Before the advent of modern winemaking, most presses were basket presses made of wood and operated manually. Basket presses are composed of a cylinder of wooden slats on top of a fixed plate, with a moveable plate that can be forced downward (usually by a central ratcheting threaded screw.)…
The press operator would load the grapes or pomace into the wooden cylinder, put the top plate in place and lower it until juice flowed from the wooden slats. As the juice flow decreased, the plate was ratcheted down again. This process continued until the press operator determined that the quality of the pressed juice or wine was below standard, or all liquids had been pressed. Since the early 1990s, modern mechanical basket presses have been revived through higher-end producers seeking to replicate the gentle pressing of the historical basket presses. Because basket presses have a relatively compact design, the press cake offers a relatively longer pathway for the juice to travel before leaving the press. It is believed by advocates of basket presses that this relatively long pathway through the grape or pomace cake serves as a filter to solids that would otherwise affect the quality of the press juice.
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With red wines, the must is pressed after primary fermentation, which separates the skins and other solid matter from the liquid. With white wine, the liquid is separated from the must before fermentation. With rose, the skins may be kept in contact for a shorter period to give color to the wine, in that case the must may be pressed as well. After a period in which the wine stands or ages, the wine is separated from the dead yeast and any solids that remained (called lees), and transferred to a new container where any additional fermentation may take place.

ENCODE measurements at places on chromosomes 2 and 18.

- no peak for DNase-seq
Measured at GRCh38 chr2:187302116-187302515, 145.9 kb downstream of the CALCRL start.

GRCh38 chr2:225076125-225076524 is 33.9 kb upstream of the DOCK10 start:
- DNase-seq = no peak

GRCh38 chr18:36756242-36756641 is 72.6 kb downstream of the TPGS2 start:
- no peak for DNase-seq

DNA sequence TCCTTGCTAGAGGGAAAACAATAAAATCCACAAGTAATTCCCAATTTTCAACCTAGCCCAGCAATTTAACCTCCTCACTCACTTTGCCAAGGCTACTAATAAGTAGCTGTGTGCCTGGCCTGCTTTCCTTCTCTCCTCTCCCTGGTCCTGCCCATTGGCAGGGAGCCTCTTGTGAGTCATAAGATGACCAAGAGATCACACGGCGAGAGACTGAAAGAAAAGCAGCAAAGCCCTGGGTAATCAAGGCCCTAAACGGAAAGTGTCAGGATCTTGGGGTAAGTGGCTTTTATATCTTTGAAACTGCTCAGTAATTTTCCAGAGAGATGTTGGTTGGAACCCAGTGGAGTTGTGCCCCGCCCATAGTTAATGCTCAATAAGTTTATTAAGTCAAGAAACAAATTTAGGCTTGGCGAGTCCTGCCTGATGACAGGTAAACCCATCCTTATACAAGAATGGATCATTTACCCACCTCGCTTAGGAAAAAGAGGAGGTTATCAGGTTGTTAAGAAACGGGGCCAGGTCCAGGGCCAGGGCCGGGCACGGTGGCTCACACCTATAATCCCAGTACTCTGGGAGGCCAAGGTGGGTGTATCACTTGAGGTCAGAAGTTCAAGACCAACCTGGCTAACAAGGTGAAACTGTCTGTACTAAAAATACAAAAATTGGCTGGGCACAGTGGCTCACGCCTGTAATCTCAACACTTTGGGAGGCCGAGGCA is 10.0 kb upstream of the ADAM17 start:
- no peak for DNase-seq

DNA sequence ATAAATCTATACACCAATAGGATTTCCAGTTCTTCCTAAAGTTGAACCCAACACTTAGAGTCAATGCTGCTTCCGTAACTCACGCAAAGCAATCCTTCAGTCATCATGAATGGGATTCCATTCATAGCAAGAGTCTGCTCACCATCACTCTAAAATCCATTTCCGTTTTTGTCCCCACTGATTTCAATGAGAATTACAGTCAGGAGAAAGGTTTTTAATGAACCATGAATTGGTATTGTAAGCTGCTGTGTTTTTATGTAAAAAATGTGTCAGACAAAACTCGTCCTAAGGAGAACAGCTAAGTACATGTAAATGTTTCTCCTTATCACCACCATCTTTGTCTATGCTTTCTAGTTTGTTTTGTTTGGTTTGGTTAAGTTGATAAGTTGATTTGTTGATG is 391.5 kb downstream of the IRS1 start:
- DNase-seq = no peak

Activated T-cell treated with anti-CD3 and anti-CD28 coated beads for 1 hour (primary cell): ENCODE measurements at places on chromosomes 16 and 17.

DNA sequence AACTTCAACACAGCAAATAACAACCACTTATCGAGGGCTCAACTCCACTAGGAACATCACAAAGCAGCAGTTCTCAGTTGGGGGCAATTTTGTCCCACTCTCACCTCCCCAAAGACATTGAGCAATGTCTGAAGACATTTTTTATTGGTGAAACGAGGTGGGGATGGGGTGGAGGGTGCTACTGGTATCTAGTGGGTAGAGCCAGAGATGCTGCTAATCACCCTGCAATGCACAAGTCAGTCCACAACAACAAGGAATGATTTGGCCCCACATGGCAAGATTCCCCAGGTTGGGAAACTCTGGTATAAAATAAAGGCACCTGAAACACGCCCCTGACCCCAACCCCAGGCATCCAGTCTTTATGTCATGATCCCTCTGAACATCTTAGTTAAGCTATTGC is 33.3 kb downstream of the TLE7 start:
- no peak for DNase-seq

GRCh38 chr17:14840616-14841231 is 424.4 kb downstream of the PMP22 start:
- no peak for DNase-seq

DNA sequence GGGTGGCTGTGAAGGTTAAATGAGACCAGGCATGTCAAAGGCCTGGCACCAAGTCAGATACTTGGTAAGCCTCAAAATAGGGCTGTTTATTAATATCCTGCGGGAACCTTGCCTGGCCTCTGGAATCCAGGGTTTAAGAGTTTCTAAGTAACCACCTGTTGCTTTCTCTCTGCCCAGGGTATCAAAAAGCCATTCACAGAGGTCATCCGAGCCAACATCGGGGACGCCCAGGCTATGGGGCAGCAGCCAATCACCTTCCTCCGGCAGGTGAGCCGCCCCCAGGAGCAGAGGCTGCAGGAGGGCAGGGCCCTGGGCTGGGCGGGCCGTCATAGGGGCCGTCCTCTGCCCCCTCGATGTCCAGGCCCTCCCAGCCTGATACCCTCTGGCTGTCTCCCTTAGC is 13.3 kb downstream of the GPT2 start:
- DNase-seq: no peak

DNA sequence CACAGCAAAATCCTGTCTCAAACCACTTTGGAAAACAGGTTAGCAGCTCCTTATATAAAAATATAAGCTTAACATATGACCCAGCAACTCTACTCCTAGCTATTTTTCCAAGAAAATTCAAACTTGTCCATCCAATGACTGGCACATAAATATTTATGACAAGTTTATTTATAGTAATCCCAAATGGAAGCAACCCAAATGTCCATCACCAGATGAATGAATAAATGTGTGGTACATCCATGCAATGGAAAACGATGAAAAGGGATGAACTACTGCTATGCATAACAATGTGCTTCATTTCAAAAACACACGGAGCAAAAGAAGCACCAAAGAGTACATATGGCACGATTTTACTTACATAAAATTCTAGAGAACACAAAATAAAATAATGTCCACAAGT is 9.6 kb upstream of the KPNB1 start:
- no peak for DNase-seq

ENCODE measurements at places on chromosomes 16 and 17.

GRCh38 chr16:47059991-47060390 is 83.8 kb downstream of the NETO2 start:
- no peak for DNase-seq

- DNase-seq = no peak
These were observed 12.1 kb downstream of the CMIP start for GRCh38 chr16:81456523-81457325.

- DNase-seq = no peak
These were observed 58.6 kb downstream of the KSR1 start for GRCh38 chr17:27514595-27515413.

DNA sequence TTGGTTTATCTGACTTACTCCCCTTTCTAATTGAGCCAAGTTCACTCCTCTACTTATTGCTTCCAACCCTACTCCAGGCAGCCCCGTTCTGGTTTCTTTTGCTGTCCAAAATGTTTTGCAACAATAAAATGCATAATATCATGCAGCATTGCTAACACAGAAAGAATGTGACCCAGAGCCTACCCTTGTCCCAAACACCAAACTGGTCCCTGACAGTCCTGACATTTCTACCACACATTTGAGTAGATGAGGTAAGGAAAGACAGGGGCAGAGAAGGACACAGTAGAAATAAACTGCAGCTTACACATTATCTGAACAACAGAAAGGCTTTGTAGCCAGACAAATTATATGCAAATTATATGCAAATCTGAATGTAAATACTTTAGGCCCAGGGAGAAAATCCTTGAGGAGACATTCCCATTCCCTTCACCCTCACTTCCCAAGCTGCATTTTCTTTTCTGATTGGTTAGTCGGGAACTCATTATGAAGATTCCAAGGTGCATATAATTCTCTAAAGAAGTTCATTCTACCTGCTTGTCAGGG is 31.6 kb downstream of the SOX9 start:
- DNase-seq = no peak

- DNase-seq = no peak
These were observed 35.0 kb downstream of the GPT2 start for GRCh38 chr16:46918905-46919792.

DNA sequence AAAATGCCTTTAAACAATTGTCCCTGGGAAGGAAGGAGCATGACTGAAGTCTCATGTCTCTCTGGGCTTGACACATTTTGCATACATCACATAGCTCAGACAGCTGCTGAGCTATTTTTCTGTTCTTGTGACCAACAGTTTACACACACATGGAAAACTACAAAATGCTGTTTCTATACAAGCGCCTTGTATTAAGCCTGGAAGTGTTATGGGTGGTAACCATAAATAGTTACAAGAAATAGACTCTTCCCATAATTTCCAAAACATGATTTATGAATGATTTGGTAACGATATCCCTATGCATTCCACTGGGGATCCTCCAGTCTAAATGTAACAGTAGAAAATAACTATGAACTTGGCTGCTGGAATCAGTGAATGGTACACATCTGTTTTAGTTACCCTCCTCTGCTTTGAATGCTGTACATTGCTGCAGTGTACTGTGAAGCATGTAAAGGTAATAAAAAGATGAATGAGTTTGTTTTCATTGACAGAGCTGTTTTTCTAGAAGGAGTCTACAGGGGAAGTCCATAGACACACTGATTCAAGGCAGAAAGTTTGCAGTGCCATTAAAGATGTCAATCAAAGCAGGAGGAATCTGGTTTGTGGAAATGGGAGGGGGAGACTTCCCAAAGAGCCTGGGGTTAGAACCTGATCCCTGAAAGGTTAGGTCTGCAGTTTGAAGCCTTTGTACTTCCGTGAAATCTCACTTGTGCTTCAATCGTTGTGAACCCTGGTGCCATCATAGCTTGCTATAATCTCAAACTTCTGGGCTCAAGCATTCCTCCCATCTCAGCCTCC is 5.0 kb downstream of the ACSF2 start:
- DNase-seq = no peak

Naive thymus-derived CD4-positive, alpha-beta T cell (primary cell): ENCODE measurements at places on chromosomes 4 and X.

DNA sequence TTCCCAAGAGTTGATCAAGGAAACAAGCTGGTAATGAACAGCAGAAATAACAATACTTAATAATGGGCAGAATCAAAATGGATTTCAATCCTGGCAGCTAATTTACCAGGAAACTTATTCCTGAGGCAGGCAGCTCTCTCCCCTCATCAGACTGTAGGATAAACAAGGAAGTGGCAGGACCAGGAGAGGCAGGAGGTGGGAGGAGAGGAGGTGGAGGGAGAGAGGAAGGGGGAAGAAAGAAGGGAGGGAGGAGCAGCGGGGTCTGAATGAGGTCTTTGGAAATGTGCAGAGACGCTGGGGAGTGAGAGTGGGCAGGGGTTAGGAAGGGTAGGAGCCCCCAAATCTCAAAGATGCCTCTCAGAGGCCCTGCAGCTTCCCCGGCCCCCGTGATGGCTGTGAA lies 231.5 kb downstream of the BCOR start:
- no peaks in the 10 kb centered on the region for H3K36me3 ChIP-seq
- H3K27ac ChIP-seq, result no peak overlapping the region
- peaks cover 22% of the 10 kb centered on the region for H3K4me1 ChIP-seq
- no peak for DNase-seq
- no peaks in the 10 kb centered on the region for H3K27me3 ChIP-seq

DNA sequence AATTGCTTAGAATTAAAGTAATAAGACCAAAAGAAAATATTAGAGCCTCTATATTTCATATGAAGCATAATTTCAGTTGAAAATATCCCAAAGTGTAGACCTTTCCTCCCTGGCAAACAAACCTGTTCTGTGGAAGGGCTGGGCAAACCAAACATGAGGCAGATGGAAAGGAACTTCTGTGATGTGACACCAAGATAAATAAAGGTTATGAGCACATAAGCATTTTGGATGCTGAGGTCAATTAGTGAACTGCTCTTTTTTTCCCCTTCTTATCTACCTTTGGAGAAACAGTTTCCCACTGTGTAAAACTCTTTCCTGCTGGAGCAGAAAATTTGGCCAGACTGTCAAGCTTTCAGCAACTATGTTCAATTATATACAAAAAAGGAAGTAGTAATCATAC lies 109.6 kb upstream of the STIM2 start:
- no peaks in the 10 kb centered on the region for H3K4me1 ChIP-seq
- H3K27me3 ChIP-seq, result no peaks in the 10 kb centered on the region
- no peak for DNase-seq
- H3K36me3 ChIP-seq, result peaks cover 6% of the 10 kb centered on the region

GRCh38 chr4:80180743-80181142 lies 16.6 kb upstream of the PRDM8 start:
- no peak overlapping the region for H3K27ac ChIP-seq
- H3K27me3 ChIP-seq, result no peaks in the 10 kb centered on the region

Sulphur dioxide can be readily measured with relatively simple laboratory equipment. There are several methods available; a typical test involves acidification of a sample with phosphoric acid, distillation of the liberated SO2, and capture by hydrogen peroxide solution.

The SO2 and peroxide react to form sulphuric acid, which is then titrated with NaOH to an end point with an indicator, and the volume of NaOH required is used to calculate the SO2 level. This method has inaccuracies associated with red wine, inefficient condensers, and excessive aspiration rate, although the results are reproducible, having an accuracy with just a 2.5-5% error,[Buechsenstein and Ough, 1978], which is sufficient to control the level of sulphur dioxide in wine.

Different batches of wine can be mixed before bottling in order to achieve the desired taste. The winemaker can correct perceived inadequacies by mixing wines from different grapes and batches that were produced under different conditions. These adjustments can be as simple as adjusting acid or tannin levels, to as complex as blending different varieties or vintages to achieve a consistent taste. Fining agents are used during winemaking to remove tannins, reduce astringency and remove microscopic particles that could cloud the wines. The winemakers decide on which fining agents are used and these may vary from product to product and even batch to batch (usually depending on the grapes of that particular year).